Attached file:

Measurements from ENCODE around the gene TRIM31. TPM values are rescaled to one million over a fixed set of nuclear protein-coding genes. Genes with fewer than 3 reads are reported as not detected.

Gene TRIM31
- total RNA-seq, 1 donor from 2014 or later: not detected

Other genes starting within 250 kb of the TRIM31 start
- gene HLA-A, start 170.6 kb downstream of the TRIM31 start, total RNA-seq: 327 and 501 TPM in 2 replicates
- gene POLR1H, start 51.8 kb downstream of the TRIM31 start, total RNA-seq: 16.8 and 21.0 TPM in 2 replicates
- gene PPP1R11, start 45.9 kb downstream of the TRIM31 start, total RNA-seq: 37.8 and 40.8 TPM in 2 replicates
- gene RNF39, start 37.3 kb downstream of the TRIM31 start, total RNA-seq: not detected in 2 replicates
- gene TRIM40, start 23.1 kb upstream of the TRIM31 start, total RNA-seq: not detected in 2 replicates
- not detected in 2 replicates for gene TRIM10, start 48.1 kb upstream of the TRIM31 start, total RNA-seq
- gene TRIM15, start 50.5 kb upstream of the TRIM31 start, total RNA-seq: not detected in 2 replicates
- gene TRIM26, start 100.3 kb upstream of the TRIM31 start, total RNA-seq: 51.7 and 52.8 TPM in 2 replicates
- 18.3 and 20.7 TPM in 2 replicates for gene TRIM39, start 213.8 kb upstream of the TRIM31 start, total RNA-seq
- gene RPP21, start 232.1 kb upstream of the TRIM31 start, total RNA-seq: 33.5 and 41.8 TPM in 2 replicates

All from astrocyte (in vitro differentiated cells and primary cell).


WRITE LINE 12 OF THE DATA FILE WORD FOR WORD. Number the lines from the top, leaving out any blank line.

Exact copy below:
- gene TRIM26, start 100.3 kb upstream of the TRIM31 start, total RNA-seq: 51.7 and 52.8 TPM in 2 replicates